Convert Longitude-Latitude to a flat map using Python and PostGIS

I've recently had to develop a web app that shows Tweets locations on a map. It's simple enough to extract a tweet's location (when present), just check the API Docs for a Tweet object and you'll find a coordinates field that reportedly:

Represents the geographic location of this Tweet as reported by the user or client application. The inner coordinates array is formatted as geoJSON (longitude first, then latitude).

The next step is to visualize it on a flat map with the widely accepted Mercator projection. There are a few useful references on StackOverflow and Wolfram that gave me the hints to write these simple python functions:

import math

def get_x(width, lng):
    return int(round(math.fmod((width * (180.0 + lng) / 360.0), (1.5 * width))))

def get_y(width, height, lat):
    lat_rad = lat * math.pi / 180.0
    merc = 0.5 * math.log( (1 + math.sin(lat_rad)) / (1 - math.sin(lat_rad)) )
    return int(round((height / 2) - (width * merc / (2 * math.pi))))

where width and height are the size in pixels of the flat projection. The formula works fine, translating the reference from Wolfram to the get_y function was simple enough, but the reason behind some details of the function found on StackOverflow (e.g. multiplying width by 1.5) seemed a bit arbitrary to me and I was too lazy to find the answers.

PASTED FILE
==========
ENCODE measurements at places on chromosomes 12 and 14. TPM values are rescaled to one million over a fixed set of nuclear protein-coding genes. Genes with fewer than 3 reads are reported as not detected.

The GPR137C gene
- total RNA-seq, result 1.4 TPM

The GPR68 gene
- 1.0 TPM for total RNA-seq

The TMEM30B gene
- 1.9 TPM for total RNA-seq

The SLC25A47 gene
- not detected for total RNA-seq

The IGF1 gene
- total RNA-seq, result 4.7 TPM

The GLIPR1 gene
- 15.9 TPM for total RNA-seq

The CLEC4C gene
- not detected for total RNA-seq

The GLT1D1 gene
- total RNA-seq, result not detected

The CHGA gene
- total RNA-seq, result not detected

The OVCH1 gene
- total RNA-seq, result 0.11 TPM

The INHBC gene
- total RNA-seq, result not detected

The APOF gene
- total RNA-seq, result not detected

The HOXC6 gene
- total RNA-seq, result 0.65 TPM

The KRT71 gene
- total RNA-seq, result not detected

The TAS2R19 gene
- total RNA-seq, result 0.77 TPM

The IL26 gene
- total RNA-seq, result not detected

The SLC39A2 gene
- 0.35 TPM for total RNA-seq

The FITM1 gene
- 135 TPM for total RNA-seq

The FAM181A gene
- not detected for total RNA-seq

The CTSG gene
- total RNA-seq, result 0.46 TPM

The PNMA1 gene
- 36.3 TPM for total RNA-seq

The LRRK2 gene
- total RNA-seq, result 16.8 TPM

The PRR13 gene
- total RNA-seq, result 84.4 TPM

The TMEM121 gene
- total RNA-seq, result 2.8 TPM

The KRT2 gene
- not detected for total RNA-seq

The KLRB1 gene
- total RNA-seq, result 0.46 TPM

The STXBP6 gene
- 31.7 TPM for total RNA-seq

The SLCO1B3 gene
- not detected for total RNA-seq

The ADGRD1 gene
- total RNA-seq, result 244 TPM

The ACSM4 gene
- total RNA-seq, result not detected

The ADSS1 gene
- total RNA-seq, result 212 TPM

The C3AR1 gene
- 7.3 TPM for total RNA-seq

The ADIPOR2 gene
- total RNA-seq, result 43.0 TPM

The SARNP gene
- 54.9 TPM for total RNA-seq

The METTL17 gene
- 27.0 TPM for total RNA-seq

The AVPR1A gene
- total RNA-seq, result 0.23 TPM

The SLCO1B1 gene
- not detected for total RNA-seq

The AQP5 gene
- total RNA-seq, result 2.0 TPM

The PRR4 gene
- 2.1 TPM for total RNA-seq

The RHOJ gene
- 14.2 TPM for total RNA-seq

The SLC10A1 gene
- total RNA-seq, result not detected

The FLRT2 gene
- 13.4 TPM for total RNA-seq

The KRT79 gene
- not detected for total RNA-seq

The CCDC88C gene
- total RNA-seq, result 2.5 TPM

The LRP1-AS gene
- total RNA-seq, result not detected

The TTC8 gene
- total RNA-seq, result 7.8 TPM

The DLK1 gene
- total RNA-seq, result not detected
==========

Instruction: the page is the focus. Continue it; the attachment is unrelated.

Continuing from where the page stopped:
Turns out my Postgresql database also has PostGIS extensions installed, so I've decided to put them at use. I found that what we usually simply call lng-lat has a formal definition with the standard WGS84, this mapping to PostGIS' spatial reference id.4326. On the other hand, the Mercator Projection is also a standard transformation known as EPSG:3785 mapping to PostGIS id.3785 (same id, thank god).

It's then possible to transform a WGS84 reference to EPSG:3785 by calling PostGIS functions directly in the SQL query:

    ST_X(ST_Transform(ST_SetSRID(ST_Point(t.longitude, t.latitude),4326),3785)) as x,